--LSH

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@Jackie -- Yep, Simple Green works fine on plastic, won't hurt it a bit. Orange-oil based cleaners do smell great, but they do leave tiny amounts of said oil to shine and condition the surface. Rinse well under very warm water to remove any residue and dry thoroughly before applying primer.

 

@LSH -- agreed, I always forget to mention the toothbrush and running water. I'll amend that a bit by adding that I think the softer the toothbrush is, the better. You want it to slip down into the details and lift out the paint/primer without risk of damaging the detail in such soft metal or plastic. The risk is low, I'm sure, but I wouldn't want stiffer bristles to act like a mild abrasive and mar an otherwise smooth surface.

 

And, yeah, the stain SG imparts to some alloys varies between manufacturers, even between batches of the same figure. Example: two Reaper DHL elf archers, identical models, probably purchased together or around the same time, dipped together in SG for the same length of time. One looks like a thin dark wash was applied to the metal, hardly stained at all, while the other is almost uniformly dark gray, almost black. Must have been different batches with different metal alloys. It's never a problem, though, since there is no loss of detail. You're right, too; in some cases, the lack of shine does seem to help pick out some of the details or block areas so you can see what's going on and visualize the process.

 

Man, this topic is making me hungry for Don Pablo's...

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I used to use acetone to strip minis until I started buying ones that come with the plastic slotta bases. I dunked one of them once only to discover the next day that the plastic base was now a nice(?) icky gooey blob. At the time, I didn't know any better - it was long before I started reading minis forums. :;):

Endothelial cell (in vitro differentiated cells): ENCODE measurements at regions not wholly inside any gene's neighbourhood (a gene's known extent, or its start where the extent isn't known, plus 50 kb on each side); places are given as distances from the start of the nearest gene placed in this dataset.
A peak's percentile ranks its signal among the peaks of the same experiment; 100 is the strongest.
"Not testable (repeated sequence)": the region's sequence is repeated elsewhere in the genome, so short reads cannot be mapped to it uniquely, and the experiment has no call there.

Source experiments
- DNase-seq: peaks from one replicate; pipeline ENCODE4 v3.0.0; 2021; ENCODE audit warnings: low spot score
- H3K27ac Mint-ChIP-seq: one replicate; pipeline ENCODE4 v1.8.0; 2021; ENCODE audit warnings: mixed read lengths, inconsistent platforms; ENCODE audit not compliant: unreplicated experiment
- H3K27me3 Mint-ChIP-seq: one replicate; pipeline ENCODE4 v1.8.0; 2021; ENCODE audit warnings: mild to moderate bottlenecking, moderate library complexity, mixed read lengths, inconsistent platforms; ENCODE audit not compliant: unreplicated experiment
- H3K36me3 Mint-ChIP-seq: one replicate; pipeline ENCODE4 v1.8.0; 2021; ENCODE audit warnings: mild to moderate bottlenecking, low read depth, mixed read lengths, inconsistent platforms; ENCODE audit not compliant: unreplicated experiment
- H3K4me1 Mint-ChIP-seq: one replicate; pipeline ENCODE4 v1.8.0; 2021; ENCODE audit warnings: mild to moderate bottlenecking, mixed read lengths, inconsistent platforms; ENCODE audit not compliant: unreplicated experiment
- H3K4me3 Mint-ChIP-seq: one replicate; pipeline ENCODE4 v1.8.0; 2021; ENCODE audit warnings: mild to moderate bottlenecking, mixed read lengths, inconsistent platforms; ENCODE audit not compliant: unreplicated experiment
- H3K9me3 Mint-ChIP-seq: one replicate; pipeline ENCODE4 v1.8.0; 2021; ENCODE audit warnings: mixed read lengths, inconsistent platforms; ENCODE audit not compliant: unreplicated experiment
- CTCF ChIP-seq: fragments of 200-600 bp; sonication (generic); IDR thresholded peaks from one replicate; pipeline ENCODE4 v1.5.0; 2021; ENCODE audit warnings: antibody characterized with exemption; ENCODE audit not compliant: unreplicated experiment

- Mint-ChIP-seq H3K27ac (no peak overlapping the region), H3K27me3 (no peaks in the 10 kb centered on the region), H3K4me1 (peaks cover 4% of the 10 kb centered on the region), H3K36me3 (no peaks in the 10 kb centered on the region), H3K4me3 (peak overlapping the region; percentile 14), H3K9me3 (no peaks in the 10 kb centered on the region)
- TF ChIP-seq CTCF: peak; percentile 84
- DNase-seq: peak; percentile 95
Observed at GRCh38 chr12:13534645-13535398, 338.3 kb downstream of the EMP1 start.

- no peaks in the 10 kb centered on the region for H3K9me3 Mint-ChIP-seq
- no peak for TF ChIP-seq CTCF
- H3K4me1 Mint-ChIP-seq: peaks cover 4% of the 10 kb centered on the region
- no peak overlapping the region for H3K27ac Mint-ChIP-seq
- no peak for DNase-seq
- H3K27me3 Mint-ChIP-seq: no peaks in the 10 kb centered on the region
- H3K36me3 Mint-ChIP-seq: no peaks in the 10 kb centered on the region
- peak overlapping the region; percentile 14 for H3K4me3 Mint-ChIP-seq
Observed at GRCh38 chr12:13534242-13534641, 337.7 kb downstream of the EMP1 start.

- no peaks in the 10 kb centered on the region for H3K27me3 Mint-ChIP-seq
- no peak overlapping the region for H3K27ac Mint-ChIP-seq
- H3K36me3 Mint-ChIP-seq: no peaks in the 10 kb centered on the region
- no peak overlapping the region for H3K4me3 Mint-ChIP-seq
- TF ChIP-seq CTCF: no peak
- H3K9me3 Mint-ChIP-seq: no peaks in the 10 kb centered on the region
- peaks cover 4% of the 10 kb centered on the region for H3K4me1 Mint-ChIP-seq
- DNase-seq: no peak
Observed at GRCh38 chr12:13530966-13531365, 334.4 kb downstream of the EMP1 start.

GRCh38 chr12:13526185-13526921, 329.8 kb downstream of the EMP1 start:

Anyway, heard about using Simple Green for the plastic stuffs, and that is the only thing I will use now. Saved an old plastic frosting container and its lid and just keep it filled about 3/4 full with full strength SG. I've used it diluted half water/half SG and it still works fine for stripping. Oh, and I agree - the old toothbrush is a must-have! ::):

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I have a 2 qt Rubbermaid square container I use for dipping figures. I can toss in 10-20 models at a time if need be, which at times, there has been. If you want the Simple Green to last a while, occasionally run it through some cheesecloth to remove the particles of paint and other detritus floating around in it. I'll typically leave figures in there for a couple days to weeks (more often than not because I'll forget about them on the shelf). The longest I think was almost a month. I've used both soft and firm toothbrushes. I've never had a problem with the surface being marked by brushing. Using a wire brush would not be smart. I have tried the nylon bristle bits for a Dremel, and have found a toothbrush still works better. The nylon bristles on a Dremel can create so much friction and heat it can distort a surface and kill fine details. Honestly I don't think they sell a nylon bristle toothbrush THAT stiff. If they did it would tear your gums to pieces. Running under warm water with the toothbrush works great. I use an old cleaning head from an Oral B, and get lazy, and use the base too. MAKE SURE YOU DON'T HAVE A BRAINFART AND USE YOUR OWN CLEANING HEAD. BLEECH!!! Sometimes a little Peroxide/baking Soda based toothpaste also works. It's got a bit of grit to help rub off the stubborn spots, won't scratch the metal, and the foaming helps lift out nuggets of stubborn paint in those nooks and crannies. It also makes your miniature minty fresh and reduces plaque. :lol:

 

One thing to consider as well is that what you prime your mini with will effect how easily the paint comes off, especially that primer coat.

 

Like Smokingwreckage, I have found that long soaks in SG will erode a superglue bond, especially if it's a small joint and yu didn't scuff up the joint to create more surface area to bond to.. It can also soften Greenstuff. From my experience, the Greenstuff will get soft, so if if's at a heavy joint, support it while it dries. The GS will harden back up to normal once it's dried/re-cured/etc.